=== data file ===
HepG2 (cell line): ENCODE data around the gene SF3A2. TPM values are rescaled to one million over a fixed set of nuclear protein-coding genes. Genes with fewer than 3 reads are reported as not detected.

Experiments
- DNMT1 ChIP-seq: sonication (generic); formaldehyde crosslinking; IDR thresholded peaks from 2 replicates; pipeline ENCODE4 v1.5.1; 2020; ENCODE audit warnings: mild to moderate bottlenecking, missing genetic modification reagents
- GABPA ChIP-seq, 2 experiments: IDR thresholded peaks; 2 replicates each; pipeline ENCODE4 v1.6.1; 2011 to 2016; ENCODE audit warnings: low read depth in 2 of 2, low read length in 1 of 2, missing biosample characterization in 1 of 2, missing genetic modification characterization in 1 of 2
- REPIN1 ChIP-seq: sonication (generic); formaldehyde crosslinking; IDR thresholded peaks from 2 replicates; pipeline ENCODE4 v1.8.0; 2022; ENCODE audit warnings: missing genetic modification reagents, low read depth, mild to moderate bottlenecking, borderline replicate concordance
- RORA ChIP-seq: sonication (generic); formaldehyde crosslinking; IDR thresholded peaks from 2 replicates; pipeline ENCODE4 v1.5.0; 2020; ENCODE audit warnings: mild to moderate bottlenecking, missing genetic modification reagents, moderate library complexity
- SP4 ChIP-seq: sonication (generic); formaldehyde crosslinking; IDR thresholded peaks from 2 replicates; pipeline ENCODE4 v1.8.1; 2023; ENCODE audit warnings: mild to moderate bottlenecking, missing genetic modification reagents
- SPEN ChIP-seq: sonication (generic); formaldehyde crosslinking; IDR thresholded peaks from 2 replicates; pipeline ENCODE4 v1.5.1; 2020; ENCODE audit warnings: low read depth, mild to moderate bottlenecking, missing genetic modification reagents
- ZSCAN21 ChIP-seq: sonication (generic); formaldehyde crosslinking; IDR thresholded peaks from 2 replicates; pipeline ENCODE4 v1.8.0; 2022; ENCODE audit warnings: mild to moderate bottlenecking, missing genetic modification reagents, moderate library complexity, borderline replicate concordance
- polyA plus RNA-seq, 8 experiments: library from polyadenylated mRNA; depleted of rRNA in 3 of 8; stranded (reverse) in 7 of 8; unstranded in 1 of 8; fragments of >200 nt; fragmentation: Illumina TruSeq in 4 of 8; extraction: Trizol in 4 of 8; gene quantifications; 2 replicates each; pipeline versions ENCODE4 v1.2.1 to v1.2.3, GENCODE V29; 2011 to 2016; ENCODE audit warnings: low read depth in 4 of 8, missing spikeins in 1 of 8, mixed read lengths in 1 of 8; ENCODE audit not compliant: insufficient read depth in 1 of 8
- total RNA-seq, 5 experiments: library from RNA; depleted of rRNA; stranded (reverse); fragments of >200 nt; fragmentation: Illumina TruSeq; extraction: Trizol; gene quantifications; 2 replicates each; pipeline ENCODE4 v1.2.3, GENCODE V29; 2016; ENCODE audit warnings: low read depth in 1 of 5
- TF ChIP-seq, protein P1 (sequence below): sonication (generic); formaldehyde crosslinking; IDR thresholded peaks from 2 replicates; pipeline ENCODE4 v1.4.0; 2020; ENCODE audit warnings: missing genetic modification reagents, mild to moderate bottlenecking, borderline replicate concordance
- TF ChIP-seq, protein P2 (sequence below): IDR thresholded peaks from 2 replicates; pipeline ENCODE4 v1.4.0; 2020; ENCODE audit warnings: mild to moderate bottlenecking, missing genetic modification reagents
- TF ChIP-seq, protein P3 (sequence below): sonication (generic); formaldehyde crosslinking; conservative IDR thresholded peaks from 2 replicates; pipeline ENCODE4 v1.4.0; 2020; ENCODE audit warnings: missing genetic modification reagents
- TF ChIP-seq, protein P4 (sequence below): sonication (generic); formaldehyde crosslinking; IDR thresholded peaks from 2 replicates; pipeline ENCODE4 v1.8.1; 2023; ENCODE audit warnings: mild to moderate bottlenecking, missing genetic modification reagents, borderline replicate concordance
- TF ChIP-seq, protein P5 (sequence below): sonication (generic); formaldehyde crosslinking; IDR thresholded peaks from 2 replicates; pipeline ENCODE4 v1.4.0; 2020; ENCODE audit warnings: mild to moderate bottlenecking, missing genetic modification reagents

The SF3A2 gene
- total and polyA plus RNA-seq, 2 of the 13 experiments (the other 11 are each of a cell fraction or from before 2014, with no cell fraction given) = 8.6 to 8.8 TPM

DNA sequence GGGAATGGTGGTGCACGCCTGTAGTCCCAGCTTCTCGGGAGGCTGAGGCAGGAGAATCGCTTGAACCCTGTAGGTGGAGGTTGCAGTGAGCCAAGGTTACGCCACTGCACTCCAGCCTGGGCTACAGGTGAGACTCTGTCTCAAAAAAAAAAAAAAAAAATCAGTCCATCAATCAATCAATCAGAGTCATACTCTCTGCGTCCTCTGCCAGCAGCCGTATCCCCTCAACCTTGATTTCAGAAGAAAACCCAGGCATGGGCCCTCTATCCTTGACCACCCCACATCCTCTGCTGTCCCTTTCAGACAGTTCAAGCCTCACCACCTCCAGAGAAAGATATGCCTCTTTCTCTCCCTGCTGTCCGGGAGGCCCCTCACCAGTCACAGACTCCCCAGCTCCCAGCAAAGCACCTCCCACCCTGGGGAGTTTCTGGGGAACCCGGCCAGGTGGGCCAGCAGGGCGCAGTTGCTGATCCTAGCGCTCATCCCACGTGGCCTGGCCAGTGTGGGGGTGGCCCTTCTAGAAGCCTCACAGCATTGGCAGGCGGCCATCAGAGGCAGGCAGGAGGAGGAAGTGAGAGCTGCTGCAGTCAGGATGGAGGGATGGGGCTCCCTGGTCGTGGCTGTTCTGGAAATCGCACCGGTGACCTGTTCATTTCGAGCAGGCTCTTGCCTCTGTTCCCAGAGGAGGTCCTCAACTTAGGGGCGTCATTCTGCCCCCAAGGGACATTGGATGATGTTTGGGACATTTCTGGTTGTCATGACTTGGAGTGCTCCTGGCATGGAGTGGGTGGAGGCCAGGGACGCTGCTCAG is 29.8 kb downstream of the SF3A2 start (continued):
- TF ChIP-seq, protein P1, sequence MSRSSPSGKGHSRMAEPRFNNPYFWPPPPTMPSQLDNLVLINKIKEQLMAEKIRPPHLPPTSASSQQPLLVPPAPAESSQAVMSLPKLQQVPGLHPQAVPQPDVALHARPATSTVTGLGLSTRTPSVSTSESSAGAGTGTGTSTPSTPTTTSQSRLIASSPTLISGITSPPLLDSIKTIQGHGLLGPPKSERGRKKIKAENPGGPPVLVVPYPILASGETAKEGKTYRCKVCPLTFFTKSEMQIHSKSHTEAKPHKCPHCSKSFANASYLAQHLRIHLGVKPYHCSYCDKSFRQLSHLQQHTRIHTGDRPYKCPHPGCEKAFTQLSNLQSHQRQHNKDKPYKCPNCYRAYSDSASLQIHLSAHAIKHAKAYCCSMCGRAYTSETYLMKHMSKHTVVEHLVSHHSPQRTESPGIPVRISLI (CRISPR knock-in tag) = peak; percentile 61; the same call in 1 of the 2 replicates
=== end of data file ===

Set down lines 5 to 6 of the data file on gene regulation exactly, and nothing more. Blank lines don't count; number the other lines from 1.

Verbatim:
- REPIN1 ChIP-seq: sonication (generic); formaldehyde crosslinking; IDR thresholded peaks from 2 replicates; pipeline ENCODE4 v1.8.0; 2022; ENCODE audit warnings: missing genetic modification reagents, low read depth, mild to moderate bottlenecking, borderline replicate concordance
- RORA ChIP-seq: sonication (generic); formaldehyde crosslinking; IDR thresholded peaks from 2 replicates; pipeline ENCODE4 v1.5.0; 2020; ENCODE audit warnings: mild to moderate bottlenecking, missing genetic modification reagents, moderate library complexity